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A good half of the art of living is resilience. ― Alain de Botton

Startups navigate some degree of failure daily. From the a cold email with no reply to a failure to raise capital, failure is part of the cycle. Founders who want to survive must develop a deep resiliency to move with the ebb and flow of the startup life.

Nigel Sharp is a British Armenian entrepreneur and founder of Lion Sharp a computer-human interaction product startup. The company seems to be perfectly poised for a moment that catapults the company to a new level of success. Following a harrowing 6 months, they have brought a new product called Voiceboard to market. At the same time the company has almost completely exhausted their operating capital. Employees have recently taken pay cuts of 80-90% and face fears of survival in a country with no social welfare system to rely on. Episode 17 of the Reboot podcast unfolds as Nigel asks himself the question, “Am I being resilient or just stubborn?”

How much do you really believe? – Jerry Colonna

As an entrepreneur, sometimes it is difficult to know if you are being resilient or being stubborn by forging ahead. When Jerry thinks about this question of stubbornness versus resiliency, one of the questions he often asks is “how much do you actually believe?” People often stick with something past a point in which they actually believe. That stubbornness tends to be rooted in ego not allowing you to experience failure or you wanting to prove people wrong.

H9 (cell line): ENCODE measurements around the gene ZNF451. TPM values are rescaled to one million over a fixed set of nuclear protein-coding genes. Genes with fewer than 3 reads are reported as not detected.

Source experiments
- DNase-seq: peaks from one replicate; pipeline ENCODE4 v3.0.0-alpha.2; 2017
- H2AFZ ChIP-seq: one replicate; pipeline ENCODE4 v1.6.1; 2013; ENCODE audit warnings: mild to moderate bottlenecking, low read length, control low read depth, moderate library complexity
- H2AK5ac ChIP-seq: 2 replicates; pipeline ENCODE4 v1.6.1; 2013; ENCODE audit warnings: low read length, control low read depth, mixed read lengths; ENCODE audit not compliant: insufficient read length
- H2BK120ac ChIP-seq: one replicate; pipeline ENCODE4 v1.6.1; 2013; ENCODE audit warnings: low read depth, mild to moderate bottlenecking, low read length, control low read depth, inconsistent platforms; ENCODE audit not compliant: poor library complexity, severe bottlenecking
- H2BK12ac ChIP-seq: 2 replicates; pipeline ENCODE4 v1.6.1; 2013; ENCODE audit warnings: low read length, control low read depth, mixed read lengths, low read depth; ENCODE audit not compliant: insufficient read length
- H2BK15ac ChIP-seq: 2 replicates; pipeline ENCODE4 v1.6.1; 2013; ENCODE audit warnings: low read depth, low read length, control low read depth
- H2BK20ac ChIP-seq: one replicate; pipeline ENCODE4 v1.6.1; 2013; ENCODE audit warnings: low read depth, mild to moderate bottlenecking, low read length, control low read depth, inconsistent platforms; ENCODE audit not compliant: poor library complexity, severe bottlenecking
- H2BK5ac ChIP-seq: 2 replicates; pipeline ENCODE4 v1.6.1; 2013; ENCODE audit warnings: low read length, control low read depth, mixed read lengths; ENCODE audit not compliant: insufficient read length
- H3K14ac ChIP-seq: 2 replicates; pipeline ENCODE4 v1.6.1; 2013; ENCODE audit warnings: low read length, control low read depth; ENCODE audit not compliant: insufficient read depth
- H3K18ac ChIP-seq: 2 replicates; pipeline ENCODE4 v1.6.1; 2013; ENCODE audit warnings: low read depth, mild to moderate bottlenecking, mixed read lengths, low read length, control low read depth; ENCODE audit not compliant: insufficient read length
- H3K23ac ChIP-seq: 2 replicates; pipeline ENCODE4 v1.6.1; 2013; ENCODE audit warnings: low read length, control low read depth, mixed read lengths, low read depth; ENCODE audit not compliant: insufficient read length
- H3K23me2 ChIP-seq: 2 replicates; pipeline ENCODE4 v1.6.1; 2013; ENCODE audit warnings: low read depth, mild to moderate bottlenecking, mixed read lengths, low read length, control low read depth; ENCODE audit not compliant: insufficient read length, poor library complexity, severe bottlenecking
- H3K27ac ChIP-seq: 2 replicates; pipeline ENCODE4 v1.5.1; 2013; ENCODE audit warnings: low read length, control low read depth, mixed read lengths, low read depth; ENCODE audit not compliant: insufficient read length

Through their discussion, Jerry believes he is not hearing that with Nigel. Instead, he is hearing a belief in the technology and team they have built.

Give First – Brad Feld

A primary driver of Nigel operating in Armenia is wanting to build the startup community in Armenia. He is dedicated to helping teach younger generations and to be an example of building a successful technology company.

Having a deeper purpose and mission other than just building a business is important. A deeper mission is the passion, the spark to propel a company to great success. Nigel clearly has the spark and drive to create deep society level change.

We make pain worthwhile by extracting the lessons from it. – Jerry Colonna

One of the mistakes we make as leaders is we take on all the responsibility. Taking all the responsibility cuts us off from accessing the very people we need. For Nigel, this means realizing that the problem of moving Armenia forward is not just his problem.

What is the definition of resiliency except the ability to rise after being knocked down? Isn’t that resiliency? It is not about whether or not you got knocked down. In the end, the definition of resiliency is the capacity to cut through your own lying, your own tendency for self-delusion, and to pick yourself up and learn from the experience.

You can listen to the full episode from which this blog was produced here.

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